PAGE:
Brad Romine appointed to Honolulu Climate Change Commission
In September, PI-CASC’s University Consortium Deputy Director Brad Romine was appointed by Honolulu Mayor Rick Blangiardi to be one of five members on the Honolulu Climate Change Commission, and on October 5th, his position was officially confirmed by the Honolulu City Council. In their resolution, the Council “expressed its gratitude and appreciation for [Romine’s] commitment and willingness to actively participate in city government.”
Created in January 2018, the City and County of Honolulu Climate Change Commission is charged with “gathering the latest science and information on climate change impacts to Hawai‘i,” with a focus on O‘ahu. The members also “provide advice and recommendations to the mayor, City Council, and executive departments” as they draft policy, plan for future climate change possibilities, and work to reduce the city’s greenhouse gas emissions.
Romine steps in as his old mentor, Dr. Chip Fletcher, rotates off the Commission. Brad joins other Commission members Dr. Rosie Alegado, Dr. Victoria Keener, Kiana Otsuka, and Melanie Islam, and will serve until June 2025, filling the role of expert on coastal hazards and impacts of sea-level rise.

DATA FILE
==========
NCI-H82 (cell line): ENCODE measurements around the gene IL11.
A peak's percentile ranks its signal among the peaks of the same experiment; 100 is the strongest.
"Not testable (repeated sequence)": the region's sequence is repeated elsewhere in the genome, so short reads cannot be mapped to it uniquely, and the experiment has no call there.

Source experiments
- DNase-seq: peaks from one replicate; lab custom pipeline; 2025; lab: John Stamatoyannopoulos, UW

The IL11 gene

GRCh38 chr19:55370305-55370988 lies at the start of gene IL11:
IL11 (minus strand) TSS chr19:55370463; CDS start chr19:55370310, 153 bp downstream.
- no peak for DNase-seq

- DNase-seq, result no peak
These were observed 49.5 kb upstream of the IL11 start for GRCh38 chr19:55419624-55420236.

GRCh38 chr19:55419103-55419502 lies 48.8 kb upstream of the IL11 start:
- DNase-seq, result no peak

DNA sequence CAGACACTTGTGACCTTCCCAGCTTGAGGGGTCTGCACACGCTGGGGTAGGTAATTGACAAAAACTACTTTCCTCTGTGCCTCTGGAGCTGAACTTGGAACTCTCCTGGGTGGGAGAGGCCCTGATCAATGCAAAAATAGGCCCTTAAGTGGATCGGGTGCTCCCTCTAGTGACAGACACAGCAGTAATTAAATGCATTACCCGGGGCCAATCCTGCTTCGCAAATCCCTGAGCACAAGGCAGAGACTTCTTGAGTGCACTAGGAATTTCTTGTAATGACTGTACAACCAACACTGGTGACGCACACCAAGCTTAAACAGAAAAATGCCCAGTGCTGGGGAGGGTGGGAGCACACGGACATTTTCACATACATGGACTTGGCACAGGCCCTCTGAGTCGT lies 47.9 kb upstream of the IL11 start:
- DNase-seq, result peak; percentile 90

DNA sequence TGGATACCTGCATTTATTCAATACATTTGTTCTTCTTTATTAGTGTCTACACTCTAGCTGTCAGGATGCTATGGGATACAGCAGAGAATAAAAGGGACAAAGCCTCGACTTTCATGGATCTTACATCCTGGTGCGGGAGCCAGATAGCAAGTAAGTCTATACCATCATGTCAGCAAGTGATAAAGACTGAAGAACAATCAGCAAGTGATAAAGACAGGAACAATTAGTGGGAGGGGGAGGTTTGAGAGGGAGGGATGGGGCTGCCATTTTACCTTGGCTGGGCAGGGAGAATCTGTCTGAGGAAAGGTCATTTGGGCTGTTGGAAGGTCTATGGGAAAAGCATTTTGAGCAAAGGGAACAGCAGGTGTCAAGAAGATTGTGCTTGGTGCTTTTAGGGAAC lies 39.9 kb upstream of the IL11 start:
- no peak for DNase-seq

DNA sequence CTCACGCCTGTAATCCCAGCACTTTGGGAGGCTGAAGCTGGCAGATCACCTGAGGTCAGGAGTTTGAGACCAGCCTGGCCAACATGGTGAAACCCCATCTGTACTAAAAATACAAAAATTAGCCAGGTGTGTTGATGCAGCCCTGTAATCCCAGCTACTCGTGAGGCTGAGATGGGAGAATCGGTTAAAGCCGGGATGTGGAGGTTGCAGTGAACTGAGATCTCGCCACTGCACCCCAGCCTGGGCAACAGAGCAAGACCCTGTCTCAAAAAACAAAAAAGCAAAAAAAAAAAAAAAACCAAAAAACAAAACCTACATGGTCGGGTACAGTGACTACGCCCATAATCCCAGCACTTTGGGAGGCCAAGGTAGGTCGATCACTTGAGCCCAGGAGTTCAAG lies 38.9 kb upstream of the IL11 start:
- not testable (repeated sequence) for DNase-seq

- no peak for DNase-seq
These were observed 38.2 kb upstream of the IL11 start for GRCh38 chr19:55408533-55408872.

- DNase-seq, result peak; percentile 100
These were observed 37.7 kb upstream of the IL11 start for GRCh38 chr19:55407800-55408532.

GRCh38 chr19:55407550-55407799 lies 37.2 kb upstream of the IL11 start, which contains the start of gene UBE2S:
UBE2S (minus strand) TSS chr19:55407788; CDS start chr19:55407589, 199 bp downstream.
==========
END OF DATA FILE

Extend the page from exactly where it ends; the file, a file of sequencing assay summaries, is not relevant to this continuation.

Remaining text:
“I’m honored and humbled by the appointment,” said Romine. “I look forward to working with our elected officials, staff, and university partners in bringing the latest climate change and sea-level rise science to decision-making policy through the City Climate Commission.”
He also expressed great interest in the Commission’s work on other aspects of coping with climate change, including greenhouse gas mitigation and considerations of justice, equity, and inclusion. The Commission is an advisory body, working closely with the Honolulu City and County Office of Climate Change, Sustainability, and Resiliency, and the Department of Planning and Permitting.
Romine’s particular expertise in the coastal arena may come into play on several important legislative actions coming up, including updating the shoreline setback ordinance and zoning laws in special management areas.
“Like a lot of my PI-CASC role, I really bring in the science to planning and decision-making,” said Romine. “We are there to be a resource to the City, its staff, and elected officials as needed, to answer their questions around climate change.”
We congratulate Brad on his appointment and confirmation, and hope that PI-CASC can support this important role in supplying actionable science to those in need of the information in planning our islands’ future.